As I read the book it all made sense to me. I started to question  whether  or not I should be eating  meat.  I decided to go to the PETA website.  I watched a video on how chickens were treated on factory farms, and after that I never ate a chicken again.  About two weeks later, I summoned enough courage to watch another video and learned about how pigs were treated on factory farms and  I stopped eating pigs.  It took another week before I forced myself to watch the video about cows, this time knowing how things would turn out:  I became a vegetarian and swore off all meat.

I bought a bunch of books and started reading about the issues.  It didn’t take long for me to realize I needed to give up dairy too.  That was a little harder though.  For a while I would eat dairy only when I went out, never at home.  By this time I was eating most of my meals at home, I wasn’t working and had time to cook.  Eventually I just gave up dairy altogether.  My boyfriend – the one who mostly ate tempeh and vegetables, was happy with my change but still ordered hamburgers when we would go out.  Even at this point I still had never met a vegan.  I was it.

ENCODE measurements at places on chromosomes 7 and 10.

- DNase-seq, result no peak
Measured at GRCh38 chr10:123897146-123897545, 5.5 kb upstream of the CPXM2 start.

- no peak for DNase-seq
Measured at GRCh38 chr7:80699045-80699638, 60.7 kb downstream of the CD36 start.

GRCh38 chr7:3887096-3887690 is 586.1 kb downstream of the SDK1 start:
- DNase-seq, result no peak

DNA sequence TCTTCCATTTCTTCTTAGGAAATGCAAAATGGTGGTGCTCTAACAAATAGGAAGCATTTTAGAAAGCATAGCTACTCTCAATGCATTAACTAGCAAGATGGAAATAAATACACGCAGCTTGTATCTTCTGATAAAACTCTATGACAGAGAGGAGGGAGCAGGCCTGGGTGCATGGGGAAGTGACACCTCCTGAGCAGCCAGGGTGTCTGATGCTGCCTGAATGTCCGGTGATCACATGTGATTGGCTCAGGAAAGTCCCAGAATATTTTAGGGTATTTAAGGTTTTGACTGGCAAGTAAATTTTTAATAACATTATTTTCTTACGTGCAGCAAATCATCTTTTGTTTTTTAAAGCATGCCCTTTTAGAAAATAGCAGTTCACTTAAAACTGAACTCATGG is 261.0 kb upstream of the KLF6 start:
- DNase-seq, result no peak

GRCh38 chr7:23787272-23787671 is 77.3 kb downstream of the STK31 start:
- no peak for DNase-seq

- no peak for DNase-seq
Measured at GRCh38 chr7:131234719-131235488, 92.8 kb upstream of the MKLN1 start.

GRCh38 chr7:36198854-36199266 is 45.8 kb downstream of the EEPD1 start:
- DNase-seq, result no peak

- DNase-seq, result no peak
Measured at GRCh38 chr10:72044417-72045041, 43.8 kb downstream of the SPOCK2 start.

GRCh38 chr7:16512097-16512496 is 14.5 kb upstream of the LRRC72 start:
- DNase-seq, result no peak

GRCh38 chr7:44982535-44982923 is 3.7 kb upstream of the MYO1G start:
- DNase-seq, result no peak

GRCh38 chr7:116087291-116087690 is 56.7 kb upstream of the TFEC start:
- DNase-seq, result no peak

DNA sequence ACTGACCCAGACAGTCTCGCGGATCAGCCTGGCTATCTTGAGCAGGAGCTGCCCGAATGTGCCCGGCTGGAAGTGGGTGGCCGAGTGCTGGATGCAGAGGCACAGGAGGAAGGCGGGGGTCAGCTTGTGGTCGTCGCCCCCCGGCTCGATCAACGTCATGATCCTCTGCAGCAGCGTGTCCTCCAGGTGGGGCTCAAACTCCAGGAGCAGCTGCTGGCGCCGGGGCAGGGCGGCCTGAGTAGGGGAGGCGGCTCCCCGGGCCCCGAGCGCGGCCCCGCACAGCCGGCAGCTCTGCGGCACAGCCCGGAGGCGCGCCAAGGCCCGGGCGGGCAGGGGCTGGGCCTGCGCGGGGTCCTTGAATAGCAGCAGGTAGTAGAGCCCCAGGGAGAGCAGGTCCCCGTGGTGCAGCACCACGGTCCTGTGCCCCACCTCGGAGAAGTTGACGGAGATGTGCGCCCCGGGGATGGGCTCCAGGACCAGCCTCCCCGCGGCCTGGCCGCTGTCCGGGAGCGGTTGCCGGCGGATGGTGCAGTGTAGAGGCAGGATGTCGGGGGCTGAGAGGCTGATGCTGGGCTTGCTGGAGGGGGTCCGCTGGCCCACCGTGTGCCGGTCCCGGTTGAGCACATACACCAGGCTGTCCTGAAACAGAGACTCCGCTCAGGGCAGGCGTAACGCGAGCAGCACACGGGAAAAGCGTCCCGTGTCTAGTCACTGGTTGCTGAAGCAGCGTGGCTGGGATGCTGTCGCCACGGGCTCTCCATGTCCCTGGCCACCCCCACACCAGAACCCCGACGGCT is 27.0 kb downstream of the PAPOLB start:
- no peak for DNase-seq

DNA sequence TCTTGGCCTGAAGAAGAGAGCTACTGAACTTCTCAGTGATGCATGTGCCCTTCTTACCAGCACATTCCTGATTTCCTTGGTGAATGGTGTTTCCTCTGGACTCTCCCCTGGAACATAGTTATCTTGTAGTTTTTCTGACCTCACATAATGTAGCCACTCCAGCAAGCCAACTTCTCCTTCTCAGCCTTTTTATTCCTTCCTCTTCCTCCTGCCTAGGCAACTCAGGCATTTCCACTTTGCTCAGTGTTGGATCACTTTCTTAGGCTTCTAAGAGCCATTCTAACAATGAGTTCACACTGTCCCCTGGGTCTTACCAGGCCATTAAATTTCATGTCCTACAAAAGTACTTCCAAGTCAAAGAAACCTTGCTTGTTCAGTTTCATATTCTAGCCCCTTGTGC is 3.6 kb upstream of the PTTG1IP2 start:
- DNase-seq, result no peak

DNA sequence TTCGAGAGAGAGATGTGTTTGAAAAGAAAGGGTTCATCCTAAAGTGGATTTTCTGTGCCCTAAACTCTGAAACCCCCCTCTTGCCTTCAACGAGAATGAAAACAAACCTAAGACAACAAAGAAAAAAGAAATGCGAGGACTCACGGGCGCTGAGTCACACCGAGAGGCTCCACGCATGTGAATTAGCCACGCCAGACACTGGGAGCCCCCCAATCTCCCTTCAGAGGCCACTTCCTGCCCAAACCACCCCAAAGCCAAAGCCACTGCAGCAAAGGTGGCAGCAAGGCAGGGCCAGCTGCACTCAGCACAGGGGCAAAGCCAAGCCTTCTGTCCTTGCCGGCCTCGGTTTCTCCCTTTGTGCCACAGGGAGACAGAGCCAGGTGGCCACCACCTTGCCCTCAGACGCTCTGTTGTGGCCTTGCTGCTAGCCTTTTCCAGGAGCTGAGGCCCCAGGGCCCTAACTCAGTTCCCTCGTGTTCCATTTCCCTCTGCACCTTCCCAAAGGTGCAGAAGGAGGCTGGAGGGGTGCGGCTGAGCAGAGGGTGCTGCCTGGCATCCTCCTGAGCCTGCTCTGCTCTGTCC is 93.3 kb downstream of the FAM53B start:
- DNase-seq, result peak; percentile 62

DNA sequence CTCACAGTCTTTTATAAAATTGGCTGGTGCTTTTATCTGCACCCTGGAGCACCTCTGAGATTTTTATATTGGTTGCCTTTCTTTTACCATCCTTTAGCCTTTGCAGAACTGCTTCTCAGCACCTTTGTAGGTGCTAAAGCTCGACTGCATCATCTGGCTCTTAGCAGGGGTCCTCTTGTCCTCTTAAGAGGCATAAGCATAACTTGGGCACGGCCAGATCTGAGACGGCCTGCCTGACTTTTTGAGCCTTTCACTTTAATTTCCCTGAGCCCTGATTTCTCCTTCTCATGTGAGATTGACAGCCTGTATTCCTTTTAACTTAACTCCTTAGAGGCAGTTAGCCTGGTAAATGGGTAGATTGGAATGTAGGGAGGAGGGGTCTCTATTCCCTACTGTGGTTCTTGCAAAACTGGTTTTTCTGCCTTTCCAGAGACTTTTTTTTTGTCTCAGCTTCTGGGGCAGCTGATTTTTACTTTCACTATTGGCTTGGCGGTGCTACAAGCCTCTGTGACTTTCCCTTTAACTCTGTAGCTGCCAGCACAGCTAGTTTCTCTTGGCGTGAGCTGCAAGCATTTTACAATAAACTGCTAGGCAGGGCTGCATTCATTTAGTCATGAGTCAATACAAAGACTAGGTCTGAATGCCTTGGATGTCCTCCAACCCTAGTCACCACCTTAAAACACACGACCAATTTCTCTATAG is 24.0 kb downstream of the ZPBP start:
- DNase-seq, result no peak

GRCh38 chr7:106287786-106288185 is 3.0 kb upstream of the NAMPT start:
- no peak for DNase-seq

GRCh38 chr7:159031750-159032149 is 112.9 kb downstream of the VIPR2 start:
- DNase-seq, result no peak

Time passed and I still hadn’t found a job.  I was running out of money  and my boyfriend’s post-doc position was about up and he was going to move to Irvine, CA for another opportunity.  I couldn’t afford to go to Irvine and decided to go back to Houston. I had friends in the legal community and I still had a house there that I had been unable to sell.

Well that was the beginning of one uncomfortable year.  My friends and family were not interested in my vegetarian and vegan ideas. They  thought I had lost my way while I was in California.  They teased me, got angry with me, and mostly were just waiting for me to realize how crazy this all was and go back to eating “normal”.  I joined a vegetarian/vegan meet-up group in Houston and met a few vegans for the first time in my life.